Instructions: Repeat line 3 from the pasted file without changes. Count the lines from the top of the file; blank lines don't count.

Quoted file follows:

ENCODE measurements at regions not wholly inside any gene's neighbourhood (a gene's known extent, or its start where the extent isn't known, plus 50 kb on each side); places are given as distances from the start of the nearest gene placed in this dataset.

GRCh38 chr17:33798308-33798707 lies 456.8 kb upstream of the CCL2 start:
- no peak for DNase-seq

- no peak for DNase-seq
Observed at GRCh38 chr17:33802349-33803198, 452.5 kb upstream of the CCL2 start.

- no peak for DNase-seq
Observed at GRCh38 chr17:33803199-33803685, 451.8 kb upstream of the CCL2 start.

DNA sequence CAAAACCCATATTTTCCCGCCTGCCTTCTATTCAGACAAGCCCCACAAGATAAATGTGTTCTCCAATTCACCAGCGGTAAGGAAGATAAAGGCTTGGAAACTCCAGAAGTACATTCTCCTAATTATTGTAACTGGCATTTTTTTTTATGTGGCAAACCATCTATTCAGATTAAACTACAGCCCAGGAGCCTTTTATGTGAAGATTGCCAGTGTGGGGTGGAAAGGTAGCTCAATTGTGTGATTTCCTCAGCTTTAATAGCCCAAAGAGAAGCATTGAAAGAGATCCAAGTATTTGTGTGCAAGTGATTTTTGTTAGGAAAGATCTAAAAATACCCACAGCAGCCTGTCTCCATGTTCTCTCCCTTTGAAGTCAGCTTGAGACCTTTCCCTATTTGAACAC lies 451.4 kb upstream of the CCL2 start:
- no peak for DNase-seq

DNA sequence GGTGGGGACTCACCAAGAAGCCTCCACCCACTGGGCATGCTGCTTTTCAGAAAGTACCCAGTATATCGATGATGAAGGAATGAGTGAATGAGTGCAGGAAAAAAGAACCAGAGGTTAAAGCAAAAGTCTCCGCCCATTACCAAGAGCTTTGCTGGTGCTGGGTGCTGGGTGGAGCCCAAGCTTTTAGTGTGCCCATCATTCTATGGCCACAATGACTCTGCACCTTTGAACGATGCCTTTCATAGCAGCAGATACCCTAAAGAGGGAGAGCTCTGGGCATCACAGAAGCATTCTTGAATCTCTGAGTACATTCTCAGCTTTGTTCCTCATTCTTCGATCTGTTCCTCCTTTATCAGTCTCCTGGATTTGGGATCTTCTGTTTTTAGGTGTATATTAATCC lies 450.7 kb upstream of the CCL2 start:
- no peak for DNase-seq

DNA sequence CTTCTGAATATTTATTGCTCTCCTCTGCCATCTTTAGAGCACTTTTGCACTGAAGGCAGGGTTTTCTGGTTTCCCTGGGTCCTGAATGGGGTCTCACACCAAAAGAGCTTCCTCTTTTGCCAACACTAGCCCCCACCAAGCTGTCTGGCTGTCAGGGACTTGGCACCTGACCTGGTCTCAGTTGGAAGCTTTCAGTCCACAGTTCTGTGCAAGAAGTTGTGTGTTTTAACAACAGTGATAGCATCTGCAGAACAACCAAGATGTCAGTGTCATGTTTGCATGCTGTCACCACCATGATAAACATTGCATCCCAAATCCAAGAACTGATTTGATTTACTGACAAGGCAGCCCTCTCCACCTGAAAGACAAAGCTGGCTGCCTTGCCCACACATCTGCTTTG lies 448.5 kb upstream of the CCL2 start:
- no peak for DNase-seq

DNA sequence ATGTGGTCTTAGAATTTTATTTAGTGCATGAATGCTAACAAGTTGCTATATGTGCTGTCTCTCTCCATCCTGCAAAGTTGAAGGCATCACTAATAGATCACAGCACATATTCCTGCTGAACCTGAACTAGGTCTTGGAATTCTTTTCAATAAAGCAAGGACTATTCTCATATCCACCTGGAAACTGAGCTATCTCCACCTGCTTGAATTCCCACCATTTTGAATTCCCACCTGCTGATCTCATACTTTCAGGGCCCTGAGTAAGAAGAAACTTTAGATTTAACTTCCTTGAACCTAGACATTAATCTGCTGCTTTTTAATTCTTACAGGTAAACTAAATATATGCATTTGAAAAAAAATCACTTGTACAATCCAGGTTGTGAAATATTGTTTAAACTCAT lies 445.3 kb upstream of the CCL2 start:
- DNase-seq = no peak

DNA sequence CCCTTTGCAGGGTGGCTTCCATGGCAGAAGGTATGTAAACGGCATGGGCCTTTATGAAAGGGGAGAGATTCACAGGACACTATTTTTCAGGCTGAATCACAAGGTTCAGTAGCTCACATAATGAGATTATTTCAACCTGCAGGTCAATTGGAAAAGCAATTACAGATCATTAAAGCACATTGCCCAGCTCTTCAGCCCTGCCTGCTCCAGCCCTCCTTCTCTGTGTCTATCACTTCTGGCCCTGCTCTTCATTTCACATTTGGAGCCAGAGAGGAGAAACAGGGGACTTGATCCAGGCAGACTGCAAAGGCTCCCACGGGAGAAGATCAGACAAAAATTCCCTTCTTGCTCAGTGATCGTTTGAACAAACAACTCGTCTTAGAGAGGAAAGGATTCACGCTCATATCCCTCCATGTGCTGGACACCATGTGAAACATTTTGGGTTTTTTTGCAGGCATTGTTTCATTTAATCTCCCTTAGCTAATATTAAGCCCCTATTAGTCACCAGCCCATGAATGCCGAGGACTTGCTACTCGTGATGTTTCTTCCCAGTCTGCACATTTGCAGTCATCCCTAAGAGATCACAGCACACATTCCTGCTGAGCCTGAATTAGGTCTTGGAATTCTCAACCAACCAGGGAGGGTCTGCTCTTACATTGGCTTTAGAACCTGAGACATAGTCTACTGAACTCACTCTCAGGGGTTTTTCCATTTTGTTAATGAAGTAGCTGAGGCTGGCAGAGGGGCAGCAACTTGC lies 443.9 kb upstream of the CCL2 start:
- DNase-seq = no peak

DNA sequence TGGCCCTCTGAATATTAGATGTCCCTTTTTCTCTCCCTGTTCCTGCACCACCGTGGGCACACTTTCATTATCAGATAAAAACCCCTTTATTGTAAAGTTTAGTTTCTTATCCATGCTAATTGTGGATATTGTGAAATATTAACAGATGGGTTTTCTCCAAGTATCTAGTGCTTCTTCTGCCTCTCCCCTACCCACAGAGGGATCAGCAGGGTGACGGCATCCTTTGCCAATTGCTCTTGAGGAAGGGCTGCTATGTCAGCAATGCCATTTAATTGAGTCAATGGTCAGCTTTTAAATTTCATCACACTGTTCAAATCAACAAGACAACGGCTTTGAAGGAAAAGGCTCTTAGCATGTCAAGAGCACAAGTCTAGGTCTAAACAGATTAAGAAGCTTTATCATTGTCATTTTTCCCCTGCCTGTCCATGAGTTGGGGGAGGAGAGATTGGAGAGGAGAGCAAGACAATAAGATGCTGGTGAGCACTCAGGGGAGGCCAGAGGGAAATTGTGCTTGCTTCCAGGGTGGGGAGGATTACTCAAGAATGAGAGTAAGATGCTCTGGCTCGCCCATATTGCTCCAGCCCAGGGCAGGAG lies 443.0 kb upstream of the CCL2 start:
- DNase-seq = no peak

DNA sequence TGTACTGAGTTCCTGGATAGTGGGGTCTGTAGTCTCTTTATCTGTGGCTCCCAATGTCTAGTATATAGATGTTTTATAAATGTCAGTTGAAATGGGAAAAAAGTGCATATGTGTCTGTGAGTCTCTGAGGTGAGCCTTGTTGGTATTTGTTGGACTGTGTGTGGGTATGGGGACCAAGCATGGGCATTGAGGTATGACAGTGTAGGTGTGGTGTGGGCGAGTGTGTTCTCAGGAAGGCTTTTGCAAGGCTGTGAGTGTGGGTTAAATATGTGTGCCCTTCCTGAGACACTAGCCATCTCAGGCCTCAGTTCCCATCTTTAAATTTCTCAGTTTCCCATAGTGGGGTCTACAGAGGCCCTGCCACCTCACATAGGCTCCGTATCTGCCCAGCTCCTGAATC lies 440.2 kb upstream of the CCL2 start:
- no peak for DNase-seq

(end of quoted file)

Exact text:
- no peak for DNase-seq